Smiles and Joy and Prayer

I ended my last blog by saying that we were taking Aaron to the zoo.  I wish you could have seen his excitement and joy at being there with me and Gary.  He has a way of jerking his leg when he’s excited, like a little kick, and he did that multiple times.  He laughed so loud that we had to tell him to tone it down several times.  But his joy gave us such joy, especially after the sadness of the day before. https://hesaidwhatks.blog/2021/04/27/the-autism-two-step/

This was my favorite picture of the day.  He and the gorilla had a moment, and how I wish I knew what that gorilla was thinking!

I sent the picture to our kids and told them that Aaron was the one in the white shirt.  Just kidding, just kidding!! 

Then Andrea said, “That gorilla looks a little miffed.”

“I think he’s been around Aaron,” I told her.  “I’ve seen that look on all our faces.” 😊 😊

On Wednesday, when I picked Aaron up from his day group, he came to the car carrying these.

His friend, Victoria, celebrated her birthday the day before when Aaron was at the zoo, so she saved some balloons for her buddy.  Now Gary has a balloon by his desk, and I have two in our bedroom.  Aaron does love to share.

Like today, after Meals on Wheels, he decided he would save this for Gary.

One French Fry. 

But that one French Fry was very important to Aaron, there among his chicken tenders he brought home.  He immediately gave it to Gary when we walked in the garage, to eat right away, want to or not! 

Aaron can bounce from one thing to another, and one mood to another.  Gary and I are along for the ride on most days.  I sure am thankful to know that God is our driver, though, in the long run. 

Aaron has an MRI of his brain in the morning, just to double check that nothing is going on.  It’s been a long time since he’s had one and his seizures have been a little weird lately, so it’s best to be safe.

I’m praying for no seizures tonight so we can go tomorrow.  Praying for good results.  I would really appreciate your prayers as well, for which I thank all of you VERY much! 

Like I said, how good it is to know that God is in the driver’s seat!

And Aaron is in the front seat, too, if he has his way because he is ALWAYS in the front seat and he must listen to his current music CD and if there is more than one of that group it must be played in the right yearly order and he must control when it comes on and when it goes off and keep track of which song is playing and what number it is and what the title is and……..

Aaron’s Prayer

Last week Aaron was extra grouchy every morning when it came time to get out of bed.  Nothing I said or did made a difference.  Nothing Gary said or did made a difference, either.  So, it seemed we were stuck in perpetual morning grouchiness.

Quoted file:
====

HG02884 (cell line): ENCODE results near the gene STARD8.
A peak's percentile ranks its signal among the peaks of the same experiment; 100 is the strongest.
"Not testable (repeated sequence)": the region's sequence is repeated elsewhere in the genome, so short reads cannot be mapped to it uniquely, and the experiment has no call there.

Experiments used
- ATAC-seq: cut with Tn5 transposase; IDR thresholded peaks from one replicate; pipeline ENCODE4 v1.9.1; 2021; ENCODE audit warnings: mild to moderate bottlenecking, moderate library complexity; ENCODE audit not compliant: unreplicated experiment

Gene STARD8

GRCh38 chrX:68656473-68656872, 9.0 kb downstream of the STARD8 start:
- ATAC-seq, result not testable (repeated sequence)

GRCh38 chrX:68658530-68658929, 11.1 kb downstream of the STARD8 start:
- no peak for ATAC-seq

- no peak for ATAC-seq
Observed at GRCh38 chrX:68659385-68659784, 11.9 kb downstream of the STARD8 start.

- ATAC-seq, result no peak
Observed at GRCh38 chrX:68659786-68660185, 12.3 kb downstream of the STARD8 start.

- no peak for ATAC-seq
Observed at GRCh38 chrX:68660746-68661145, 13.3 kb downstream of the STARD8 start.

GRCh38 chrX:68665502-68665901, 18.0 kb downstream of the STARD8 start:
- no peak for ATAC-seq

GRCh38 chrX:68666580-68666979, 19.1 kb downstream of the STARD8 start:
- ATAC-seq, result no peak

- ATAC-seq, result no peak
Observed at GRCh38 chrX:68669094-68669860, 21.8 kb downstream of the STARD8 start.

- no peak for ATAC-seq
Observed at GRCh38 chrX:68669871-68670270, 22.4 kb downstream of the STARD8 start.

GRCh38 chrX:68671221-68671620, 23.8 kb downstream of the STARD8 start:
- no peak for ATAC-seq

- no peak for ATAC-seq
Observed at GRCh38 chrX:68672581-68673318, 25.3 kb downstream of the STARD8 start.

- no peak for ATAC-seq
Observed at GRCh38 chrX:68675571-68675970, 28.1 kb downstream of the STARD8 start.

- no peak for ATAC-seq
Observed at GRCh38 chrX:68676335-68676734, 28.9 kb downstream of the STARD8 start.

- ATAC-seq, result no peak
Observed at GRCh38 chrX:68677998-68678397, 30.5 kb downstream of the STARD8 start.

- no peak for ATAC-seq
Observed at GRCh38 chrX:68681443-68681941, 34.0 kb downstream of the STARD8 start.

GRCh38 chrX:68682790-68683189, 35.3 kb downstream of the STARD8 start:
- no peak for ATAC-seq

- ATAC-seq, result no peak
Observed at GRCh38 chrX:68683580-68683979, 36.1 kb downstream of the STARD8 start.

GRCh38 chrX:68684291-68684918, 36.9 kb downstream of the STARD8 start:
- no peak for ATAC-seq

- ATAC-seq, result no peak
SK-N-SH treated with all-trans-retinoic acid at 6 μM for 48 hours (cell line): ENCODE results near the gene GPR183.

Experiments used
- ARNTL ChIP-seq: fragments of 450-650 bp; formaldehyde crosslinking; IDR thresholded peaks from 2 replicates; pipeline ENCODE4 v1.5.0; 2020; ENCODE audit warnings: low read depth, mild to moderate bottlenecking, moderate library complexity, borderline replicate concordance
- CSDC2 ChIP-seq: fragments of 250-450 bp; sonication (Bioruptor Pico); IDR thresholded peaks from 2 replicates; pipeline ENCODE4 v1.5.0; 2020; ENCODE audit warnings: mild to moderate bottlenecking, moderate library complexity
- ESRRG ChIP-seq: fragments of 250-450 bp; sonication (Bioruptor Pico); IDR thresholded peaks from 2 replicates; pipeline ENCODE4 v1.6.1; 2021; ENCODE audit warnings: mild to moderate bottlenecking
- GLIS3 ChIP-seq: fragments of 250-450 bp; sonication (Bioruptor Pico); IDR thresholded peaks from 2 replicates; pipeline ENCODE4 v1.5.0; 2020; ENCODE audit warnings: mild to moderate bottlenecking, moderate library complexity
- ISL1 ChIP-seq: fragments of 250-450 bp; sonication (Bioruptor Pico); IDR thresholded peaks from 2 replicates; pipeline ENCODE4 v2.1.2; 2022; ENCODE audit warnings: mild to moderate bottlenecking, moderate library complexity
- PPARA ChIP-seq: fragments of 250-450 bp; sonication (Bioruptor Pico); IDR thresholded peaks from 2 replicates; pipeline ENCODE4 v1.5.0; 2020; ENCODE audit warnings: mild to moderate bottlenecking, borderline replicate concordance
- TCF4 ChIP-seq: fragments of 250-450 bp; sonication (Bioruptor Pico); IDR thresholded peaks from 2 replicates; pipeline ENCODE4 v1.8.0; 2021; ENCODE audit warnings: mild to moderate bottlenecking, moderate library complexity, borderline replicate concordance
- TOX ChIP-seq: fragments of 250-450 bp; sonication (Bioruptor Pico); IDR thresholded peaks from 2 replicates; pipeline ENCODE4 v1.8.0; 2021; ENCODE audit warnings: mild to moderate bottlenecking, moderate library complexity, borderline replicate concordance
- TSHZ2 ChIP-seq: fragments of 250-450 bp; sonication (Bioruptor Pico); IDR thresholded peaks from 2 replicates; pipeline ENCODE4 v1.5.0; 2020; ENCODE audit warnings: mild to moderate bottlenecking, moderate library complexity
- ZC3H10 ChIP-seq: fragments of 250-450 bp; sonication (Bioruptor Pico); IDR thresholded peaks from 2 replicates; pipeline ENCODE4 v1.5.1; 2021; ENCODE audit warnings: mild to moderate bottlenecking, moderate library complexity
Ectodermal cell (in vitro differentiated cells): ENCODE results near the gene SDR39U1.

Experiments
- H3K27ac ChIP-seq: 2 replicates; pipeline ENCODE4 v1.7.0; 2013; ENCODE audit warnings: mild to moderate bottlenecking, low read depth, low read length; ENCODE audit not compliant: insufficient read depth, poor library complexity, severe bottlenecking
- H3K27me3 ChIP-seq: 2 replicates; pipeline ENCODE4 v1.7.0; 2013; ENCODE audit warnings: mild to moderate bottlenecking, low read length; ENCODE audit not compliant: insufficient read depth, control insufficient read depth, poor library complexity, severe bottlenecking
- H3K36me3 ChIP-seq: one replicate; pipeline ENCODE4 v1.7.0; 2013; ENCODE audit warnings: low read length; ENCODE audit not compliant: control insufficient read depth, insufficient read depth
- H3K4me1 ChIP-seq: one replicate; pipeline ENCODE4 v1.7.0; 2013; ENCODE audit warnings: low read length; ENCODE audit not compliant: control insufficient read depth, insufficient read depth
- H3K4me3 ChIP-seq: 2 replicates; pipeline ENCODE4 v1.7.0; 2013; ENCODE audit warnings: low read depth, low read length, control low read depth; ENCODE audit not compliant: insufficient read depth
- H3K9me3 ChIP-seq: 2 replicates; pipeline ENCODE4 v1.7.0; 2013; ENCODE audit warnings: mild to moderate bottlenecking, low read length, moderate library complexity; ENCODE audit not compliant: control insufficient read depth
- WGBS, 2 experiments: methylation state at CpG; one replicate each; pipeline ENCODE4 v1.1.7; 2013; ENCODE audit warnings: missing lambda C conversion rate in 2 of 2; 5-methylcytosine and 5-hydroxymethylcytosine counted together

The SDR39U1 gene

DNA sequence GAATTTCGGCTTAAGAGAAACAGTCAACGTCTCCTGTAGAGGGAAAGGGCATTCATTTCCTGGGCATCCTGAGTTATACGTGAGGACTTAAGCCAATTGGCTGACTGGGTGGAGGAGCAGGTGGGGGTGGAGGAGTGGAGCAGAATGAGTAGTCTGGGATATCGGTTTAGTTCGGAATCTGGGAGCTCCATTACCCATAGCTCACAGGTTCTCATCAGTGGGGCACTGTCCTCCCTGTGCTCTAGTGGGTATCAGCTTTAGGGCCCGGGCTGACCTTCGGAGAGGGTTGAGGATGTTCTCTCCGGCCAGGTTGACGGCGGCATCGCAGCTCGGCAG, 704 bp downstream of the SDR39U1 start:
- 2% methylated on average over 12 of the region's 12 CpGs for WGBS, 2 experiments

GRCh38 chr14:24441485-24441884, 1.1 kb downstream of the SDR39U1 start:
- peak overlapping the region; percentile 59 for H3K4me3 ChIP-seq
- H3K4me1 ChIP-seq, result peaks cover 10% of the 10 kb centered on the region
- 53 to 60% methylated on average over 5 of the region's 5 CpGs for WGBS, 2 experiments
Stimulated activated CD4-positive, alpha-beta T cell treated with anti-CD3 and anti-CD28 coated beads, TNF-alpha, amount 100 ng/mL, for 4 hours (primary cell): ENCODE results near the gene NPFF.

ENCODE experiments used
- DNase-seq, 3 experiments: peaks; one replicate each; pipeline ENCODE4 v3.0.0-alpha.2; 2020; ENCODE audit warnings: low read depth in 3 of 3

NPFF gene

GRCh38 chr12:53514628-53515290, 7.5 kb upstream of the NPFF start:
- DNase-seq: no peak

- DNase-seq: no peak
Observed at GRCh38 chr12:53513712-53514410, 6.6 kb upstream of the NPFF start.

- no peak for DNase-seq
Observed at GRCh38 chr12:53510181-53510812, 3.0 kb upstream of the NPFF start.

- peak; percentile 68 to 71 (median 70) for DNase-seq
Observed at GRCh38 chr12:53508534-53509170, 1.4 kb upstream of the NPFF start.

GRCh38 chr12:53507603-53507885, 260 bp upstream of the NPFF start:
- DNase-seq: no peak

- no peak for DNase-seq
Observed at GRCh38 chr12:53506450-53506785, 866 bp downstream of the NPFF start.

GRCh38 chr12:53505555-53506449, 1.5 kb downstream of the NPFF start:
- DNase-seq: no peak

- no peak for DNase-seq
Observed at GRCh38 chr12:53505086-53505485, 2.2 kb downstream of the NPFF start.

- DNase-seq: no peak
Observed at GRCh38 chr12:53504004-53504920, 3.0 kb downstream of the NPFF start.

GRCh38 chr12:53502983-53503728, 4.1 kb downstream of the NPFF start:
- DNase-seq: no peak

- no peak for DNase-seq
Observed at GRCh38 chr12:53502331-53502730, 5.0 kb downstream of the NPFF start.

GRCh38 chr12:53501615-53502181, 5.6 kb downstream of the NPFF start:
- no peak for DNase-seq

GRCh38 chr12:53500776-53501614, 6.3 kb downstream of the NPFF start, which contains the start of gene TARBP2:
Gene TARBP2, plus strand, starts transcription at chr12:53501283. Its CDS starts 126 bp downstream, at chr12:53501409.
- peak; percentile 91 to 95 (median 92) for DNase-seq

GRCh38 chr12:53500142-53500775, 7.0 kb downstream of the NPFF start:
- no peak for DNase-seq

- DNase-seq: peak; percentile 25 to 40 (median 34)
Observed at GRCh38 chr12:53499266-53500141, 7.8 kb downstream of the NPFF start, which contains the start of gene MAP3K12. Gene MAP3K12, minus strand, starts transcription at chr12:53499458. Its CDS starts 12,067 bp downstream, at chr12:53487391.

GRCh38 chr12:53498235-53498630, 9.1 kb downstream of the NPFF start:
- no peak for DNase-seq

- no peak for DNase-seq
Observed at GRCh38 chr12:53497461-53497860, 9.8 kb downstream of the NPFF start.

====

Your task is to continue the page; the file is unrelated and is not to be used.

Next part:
Believe me, Aaron can re-define what it means to display said grouchiness.  Can he ever! 

I have many AAAAAHHHHHH moments when he is on that level of refusal to get out of bed.  Aaron can be very verbal, and not in a nice way, when he is tired and sleepy at the beginning of his day.

Therefore, I sometimes tell him that I am done and then I disengage.  I don’t respond to his words or his demands, and I tell him that the decision about his day is his to make.  He eventually settles down and all is well.

Last Thursday, our Meals on Wheels delivery day, saw Aaron once again very angry about getting out of bed.  I quickly decided to get off that path, telling him that I would go without him and proceeding to get ready to leave.

Aaron could not bear that thought.  As we drove to the senior center a while later, Aaron’s mood improved.  His music made him happy as did the thought of eating lunch at a restaurant after our deliveries.

Aaron was very helpful and he enjoyed seeing our clients, as well as the various dogs and other animals that we have come to know. 

“Mom, did I do good today?” he asked as we finished at our last house.

I assured him that he did just fine, and he smiled happily as he rubbed his hands together.

Soon we were at Jose Pepper’s being pampered by Emily, our server that we have come to know.  She loves Aaron and is excellent with him.

We were munching on chips and salsa, along with a free espinaca, when Aaron’s salad arrived. 

“OK,” Aaron said, “let’s pray.”

I love it when the praying part is his suggestion.  I also love it when he agrees to ask the blessing, which he did on this day.

Now Aaron’s prayers are always two sentences, and they are always thanking God for things.  He might say, “Thank You for the food and thank You that we got to go to Meals on Wheels.”

But on this day, as we bowed our heads, Aaron got completely off script in a very wonderful way.

“Dear Lord,” he said, “next time on Thursday will You help me do better about going to Meals on Wheels?”

I seriously cannot remember Aaron praying like that in a very very long time.  Maybe ever. My heart was so touched and warmed by his simple yet heartfelt prayer.